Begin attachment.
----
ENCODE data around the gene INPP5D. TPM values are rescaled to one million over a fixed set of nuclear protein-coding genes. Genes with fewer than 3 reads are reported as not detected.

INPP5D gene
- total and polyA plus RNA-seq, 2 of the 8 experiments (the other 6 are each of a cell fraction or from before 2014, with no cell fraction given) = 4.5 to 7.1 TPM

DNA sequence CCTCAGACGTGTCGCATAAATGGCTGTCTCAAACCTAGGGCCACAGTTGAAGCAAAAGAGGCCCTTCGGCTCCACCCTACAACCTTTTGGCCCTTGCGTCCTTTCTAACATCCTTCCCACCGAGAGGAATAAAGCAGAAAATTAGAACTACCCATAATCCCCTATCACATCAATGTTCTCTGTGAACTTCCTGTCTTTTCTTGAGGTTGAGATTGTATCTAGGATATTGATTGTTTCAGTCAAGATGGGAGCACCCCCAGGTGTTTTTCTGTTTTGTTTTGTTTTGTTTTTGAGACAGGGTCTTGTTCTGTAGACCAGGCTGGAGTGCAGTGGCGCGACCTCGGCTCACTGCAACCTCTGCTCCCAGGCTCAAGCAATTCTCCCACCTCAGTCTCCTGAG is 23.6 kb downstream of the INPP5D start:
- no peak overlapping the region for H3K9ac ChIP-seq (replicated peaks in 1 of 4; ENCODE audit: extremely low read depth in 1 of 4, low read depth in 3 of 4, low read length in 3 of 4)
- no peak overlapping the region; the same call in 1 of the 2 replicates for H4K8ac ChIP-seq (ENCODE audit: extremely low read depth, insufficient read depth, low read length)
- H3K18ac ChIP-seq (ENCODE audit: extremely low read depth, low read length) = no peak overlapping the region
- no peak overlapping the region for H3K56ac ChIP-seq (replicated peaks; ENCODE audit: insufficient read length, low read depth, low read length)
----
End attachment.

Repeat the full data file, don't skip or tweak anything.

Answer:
ENCODE data around the gene INPP5D. TPM values are rescaled to one million over a fixed set of nuclear protein-coding genes. Genes with fewer than 3 reads are reported as not detected.

INPP5D gene
- total and polyA plus RNA-seq, 2 of the 8 experiments (the other 6 are each of a cell fraction or from before 2014, with no cell fraction given) = 4.5 to 7.1 TPM

DNA sequence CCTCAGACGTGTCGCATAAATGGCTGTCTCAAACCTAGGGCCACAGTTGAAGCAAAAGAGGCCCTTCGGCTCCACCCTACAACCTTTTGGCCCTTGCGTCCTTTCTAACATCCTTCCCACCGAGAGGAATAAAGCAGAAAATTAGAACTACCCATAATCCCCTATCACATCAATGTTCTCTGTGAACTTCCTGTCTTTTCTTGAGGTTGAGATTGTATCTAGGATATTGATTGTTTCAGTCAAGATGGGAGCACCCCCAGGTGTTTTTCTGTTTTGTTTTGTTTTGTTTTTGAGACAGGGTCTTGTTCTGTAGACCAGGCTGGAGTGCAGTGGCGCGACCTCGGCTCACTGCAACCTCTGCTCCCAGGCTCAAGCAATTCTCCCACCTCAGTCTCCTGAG is 23.6 kb downstream of the INPP5D start:
- no peak overlapping the region for H3K9ac ChIP-seq (replicated peaks in 1 of 4; ENCODE audit: extremely low read depth in 1 of 4, low read depth in 3 of 4, low read length in 3 of 4)
- no peak overlapping the region; the same call in 1 of the 2 replicates for H4K8ac ChIP-seq (ENCODE audit: extremely low read depth, insufficient read depth, low read length)
- H3K18ac ChIP-seq (ENCODE audit: extremely low read depth, low read length) = no peak overlapping the region
- no peak overlapping the region for H3K56ac ChIP-seq (replicated peaks; ENCODE audit: insufficient read length, low read depth, low read length)